People Sent Us Photos of Their Go-To Existential Dread Meals

Cooking a proper meal every day is long and tedious, especially when you are consumed by The Fear.
Existential Dread Meals Pandemic Fast Food Junk
All photos courtesy of interviewees

Existential dread is very in right now. You only need to wake each morning to feel The Fear – emerging from a restless slumber to find that, boom: Four Very Bad Things Happened While You Were Asleep, and also: The Opinions About The Bad Things Are Almost As Bad – If Not Worse – Than The Things Themselves.

In times of comfort, many of us turn to food. Of course, we all want the flavour and sustenance that an UberEats affords, but we can’t all afford it, can we, so we have to make do with what we have.


With that in mind, we asked you to send in your go-to Existential Dread Meals. Here are the cursed results.



Sammy, 24, makes this meal “because it’s like a grilled cheese, which was a comfort food when I was young, but I can microwave it instead of actually cooking it.”

Let’s start by appreciating how far vegan cheese has come. There was a time, in the recent past, when microwaved vegan cheddar would have simply refused to melt. The lack of research into vegan dairy alternatives at the time meant that, no matter the temperature, the cheese would have come out glistening with sweat, and remained structurally sound. Therefore, the fact that this beige “cheeze” has melted at all is a feat in itself.

As for the composition of the meal: top marks for textural variation and presentation, and the hot sauce is a nice touch (Sammy says “the hot sauce reminds me that I’m still alive”.)



Alex, 21, sent this meal in with the caption, “High sodium, high reward.” It is difficult to argue with this logic. When you are eating food with an alarmingly high salt content, you are not doing it to heal emotional wounds (see: chocolate) or because you are supposed to (see: veg). You are doing it to satisfy a primal, blood-pressure-increasing urge.

“I make this meal because it’s comforting, as potato waffles were a childhood favourite,” says Alex, “and the gravy is warming and comfy and nice.”


It’s undeniable that from a purely comfort-and-salt-based standpoint, the dish is a winner. The issues come with its practicalities: for example, what is the plan with regards to this being eaten in bed, an essential part of the Quarantine Dread Dining experience? And what’s going to happen to the waffles once they have been submerged in gravy for too long? Important questions that need answering, Alex.



Moving gracefully from one side of the flavour/texture spectrum to the other: An Existential Smorgasbord, and the lockdown dread meal of choice for Anna, 29.

It’s important to note the sheer joy of selecting two snacks and alternating between them, like the rat from Ratatouille eating cheese and strawberries at the same time, adding a sense of luxury – nay, royalty – to any (bedside) table. Why Anna chose walnuts and sweetcorn specifically I’ll never know, but I do know that sweetness is only ever improved by crunch, so top marks there.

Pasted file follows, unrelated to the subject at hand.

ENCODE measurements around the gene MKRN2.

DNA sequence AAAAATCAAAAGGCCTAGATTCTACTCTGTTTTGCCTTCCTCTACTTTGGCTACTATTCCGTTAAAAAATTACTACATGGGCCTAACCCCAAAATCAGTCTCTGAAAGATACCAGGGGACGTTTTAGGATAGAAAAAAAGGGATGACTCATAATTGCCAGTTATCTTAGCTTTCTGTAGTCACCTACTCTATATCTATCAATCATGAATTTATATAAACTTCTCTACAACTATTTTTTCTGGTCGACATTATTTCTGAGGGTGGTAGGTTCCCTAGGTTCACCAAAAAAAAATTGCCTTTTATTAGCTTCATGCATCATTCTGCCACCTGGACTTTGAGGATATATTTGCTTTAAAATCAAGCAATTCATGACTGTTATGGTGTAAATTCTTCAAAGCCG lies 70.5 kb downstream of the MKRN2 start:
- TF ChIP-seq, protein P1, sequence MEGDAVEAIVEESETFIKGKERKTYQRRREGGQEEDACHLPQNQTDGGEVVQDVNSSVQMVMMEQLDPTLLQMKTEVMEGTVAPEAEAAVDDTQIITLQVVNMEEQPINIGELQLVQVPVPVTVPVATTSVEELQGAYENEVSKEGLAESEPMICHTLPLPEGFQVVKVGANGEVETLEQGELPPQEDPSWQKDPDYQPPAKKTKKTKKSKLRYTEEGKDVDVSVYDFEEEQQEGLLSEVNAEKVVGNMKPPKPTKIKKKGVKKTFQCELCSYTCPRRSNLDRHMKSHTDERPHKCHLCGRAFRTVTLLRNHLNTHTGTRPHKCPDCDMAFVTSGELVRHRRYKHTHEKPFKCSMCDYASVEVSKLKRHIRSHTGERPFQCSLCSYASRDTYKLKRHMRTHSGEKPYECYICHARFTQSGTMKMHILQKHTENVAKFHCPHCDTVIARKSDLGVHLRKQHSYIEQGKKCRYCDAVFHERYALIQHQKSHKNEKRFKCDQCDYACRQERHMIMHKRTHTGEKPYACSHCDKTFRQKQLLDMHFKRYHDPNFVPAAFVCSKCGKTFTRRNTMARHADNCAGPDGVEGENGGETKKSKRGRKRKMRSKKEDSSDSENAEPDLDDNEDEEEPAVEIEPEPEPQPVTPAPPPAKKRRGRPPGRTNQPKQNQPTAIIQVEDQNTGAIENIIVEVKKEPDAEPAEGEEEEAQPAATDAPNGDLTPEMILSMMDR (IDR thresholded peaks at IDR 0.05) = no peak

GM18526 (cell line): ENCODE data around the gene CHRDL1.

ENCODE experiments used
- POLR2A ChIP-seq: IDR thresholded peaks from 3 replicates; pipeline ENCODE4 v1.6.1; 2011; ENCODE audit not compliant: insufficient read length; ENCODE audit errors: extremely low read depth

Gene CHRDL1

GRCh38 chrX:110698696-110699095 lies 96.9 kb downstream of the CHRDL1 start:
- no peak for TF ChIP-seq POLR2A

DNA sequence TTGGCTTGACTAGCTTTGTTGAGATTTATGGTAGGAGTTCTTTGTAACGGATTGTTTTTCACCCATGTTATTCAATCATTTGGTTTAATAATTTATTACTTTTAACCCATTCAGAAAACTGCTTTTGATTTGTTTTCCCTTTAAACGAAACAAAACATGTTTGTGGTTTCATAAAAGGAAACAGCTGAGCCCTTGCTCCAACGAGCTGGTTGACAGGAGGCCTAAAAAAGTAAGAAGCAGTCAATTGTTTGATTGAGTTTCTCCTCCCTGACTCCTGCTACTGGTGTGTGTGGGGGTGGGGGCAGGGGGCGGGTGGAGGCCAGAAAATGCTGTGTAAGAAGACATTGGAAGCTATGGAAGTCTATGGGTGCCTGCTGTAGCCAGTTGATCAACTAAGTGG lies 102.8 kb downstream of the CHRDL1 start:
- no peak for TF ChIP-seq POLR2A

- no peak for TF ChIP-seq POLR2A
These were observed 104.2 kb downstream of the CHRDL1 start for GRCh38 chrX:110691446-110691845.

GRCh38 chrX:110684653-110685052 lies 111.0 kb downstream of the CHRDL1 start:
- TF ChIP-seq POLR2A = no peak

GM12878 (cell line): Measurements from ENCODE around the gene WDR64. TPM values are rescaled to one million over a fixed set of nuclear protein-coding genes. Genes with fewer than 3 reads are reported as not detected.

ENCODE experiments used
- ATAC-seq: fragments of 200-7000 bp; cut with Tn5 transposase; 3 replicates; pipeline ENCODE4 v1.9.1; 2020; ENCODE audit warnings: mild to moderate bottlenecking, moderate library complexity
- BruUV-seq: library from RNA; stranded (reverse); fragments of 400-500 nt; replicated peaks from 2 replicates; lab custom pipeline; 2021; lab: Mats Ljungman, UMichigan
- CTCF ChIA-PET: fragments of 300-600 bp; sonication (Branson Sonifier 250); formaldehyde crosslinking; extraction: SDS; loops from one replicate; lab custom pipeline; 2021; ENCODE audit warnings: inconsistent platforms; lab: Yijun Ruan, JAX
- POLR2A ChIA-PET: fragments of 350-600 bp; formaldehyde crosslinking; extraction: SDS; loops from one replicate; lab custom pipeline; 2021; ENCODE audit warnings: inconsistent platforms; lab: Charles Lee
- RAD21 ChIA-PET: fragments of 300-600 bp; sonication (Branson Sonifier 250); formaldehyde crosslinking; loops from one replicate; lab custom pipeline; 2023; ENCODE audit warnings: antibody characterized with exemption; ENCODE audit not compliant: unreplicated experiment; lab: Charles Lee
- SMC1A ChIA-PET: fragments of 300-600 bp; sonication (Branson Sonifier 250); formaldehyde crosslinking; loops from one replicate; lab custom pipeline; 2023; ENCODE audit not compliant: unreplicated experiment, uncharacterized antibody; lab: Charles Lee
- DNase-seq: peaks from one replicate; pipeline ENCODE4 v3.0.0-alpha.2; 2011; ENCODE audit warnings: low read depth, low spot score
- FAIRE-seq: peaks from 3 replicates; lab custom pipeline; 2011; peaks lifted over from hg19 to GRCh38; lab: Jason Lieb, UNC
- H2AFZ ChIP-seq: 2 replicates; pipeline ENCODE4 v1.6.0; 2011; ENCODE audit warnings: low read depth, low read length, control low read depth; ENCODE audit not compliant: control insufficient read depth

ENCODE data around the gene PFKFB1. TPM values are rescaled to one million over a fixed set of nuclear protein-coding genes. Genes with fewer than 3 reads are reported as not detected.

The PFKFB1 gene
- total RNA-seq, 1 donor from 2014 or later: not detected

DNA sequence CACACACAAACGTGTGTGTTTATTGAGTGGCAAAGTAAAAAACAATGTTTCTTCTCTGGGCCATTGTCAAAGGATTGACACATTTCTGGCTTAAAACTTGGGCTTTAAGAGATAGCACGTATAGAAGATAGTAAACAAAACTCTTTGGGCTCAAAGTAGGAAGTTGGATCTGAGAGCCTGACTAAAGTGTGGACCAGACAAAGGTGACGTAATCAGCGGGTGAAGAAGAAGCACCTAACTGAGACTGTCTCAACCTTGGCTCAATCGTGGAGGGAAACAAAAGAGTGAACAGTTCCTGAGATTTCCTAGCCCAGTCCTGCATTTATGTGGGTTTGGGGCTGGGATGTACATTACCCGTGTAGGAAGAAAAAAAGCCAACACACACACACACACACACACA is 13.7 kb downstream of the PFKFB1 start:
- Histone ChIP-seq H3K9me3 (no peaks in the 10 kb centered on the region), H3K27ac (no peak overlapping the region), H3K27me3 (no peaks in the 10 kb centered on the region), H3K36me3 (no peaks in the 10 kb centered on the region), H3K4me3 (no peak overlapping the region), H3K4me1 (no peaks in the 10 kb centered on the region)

Look at this image and tell me you do not want to climb inside the mind of its creator. Sophia, 27 – who cites this as her go-to Existential Dread meal – has shown us all up in terms of ingenuity. “I make a frozen pizza and instant noodles,” she explains, generously, “and use the noodles as the dip and the pizza as the nacho, as depicted.”

You have to admire Sophia’s boldness. She really woke up one morning and thought, ‘I may be quarantined and unable to leave my home. And yes, I may lack the energy to cook from scratch, but my god I am going to live today. I am going to squeeze the life – and the MSG – out of this day, until not one drop remains, and I am going to do it all from the comfort of my sofa.’




This image was sent in anonymously, with no description. I have tried to show empathy while judging these meals. I have put myself in your shoes – the Dread shoes, which I have worn many, many times myself – and tried to be kind. But this meal has sent me over the edge.

How is the meat disc going to be eaten? If – and I have a feeling this is the case – it is to be rolled up and eaten by hand like a hot dog, what is the contingency plan for when the meat grease gets all over your fingers and then the handle of the coffee mug? If there is not a baby wipe on call for such an occasion, you’re looking at a serious risk of the coffee mug slipping and spilling all over you. This has happened to me more times than I care to recall.



“This is so cursed,” said Jade, 23, of her go-to Existential Dread meal. I would argue, however, that it is quite the opposite of “cursed” – and is in fact a feat of genius.

Tinned food is good because it’s cheap and lasts for fucking ages, but also: each container doubles up as an eating receptacle. When you are consumed by The Fear, the only thing worse than the prospect of cooking is the prospect of washing up, which this person has eliminated the need for entirely.

You may judge the image you see before you, but I am asking you to reconsider: what more than this do you actually need? Seasoning? A bowl? Carbohydrates? Please. We are living through an unbelievably mentally taxing pandemic, and from difficult times comes beauty. This, right here, is the beauty.